Grief

The last time I saw my grandmother, my mom’s mother, was when she was in the hospital. This was before she got bed-ridden and the disease in her brain killed the person she was. She was still battling then.

I was not a kid. It was two years back.

I have a very clear memory of it. Which is rare with deaths. I don’t remember the other deaths as clearly.

Taking her hands and feeling the skin. The old people skin. It is papery, soft as a petal and so clear. You can feel the blood and see it passing through.

She died about a year later.

My dad told me the news.

It was a relief. For her and the family. I don’t mind saying so, politically incorrect though it might be. She was paralysed, bed ridden and in a coma for more than a year. It was her time.

She had led a long life, seen her great-grandchildren and lived her years.

We all thought it was a relief.

And in all this thinking of reliefs and good deaths and long lives, I forgot to see the smaller picture.

I saw my mom about a month after the funeral.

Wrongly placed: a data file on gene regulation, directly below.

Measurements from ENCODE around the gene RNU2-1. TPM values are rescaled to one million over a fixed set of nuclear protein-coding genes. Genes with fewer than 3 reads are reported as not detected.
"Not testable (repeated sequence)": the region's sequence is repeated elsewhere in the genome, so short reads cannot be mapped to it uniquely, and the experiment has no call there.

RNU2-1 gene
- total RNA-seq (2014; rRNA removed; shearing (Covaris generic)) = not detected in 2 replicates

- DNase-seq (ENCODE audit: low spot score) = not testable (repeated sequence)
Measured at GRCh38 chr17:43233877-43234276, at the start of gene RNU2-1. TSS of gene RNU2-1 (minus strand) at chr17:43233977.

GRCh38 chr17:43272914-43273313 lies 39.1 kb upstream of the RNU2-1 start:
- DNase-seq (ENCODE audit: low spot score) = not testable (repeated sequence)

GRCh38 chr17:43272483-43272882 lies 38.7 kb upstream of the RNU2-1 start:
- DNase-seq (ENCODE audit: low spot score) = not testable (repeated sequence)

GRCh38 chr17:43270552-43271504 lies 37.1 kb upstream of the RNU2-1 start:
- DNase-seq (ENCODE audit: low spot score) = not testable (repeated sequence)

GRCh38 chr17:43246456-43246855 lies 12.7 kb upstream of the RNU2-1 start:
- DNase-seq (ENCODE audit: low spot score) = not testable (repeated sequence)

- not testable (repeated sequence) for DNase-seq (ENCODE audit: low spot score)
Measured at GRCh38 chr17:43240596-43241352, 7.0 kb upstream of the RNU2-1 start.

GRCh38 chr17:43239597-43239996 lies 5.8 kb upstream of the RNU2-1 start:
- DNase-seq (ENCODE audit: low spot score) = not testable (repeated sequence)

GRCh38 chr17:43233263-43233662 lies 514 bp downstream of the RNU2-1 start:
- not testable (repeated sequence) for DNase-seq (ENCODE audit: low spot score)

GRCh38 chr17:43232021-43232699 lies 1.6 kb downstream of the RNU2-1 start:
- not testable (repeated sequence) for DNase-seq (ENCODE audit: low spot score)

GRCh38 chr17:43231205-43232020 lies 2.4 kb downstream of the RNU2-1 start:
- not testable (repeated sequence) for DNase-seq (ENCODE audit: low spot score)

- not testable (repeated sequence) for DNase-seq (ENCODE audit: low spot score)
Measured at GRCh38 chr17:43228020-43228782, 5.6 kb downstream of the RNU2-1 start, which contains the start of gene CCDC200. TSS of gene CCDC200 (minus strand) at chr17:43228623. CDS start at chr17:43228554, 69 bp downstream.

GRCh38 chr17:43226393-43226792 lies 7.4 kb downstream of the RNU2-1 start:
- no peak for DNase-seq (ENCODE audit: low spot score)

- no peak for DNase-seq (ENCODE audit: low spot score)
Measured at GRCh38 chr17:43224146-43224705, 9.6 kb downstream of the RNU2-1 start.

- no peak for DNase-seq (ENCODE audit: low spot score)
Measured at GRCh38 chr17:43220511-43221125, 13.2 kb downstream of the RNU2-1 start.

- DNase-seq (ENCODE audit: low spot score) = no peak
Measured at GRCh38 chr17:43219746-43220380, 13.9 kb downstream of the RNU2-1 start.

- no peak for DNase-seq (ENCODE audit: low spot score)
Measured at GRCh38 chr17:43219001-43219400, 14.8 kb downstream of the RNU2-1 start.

My mother had more grey hair and more wrinkles and she had aged more in the last two months than she had in the last ten years. She looked like she was beat. And if you knew the woman that my mother is, you would know that she had never had that look in eyes ever. Not once, in her entire life.

Then it hit me.

My mother had lost her mother.

I cannot even think about that loss without hyperventilating. I choose to shut my eyes tight and remove the mere thought from my mind. It is a thought so repulsive, I physically react to it.

And my mother had gone through that.  Not the mere thought.

That.

I do not know how to share her grief. I am too scared to.

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